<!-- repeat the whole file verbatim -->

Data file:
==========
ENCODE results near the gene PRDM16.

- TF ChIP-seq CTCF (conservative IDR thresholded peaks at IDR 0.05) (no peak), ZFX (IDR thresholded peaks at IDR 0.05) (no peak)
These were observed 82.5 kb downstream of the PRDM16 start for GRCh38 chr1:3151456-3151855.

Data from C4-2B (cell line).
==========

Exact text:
ENCODE results near the gene PRDM16.

- TF ChIP-seq CTCF (conservative IDR thresholded peaks at IDR 0.05) (no peak), ZFX (IDR thresholded peaks at IDR 0.05) (no peak)
These were observed 82.5 kb downstream of the PRDM16 start for GRCh38 chr1:3151456-3151855.

Data from C4-2B (cell line).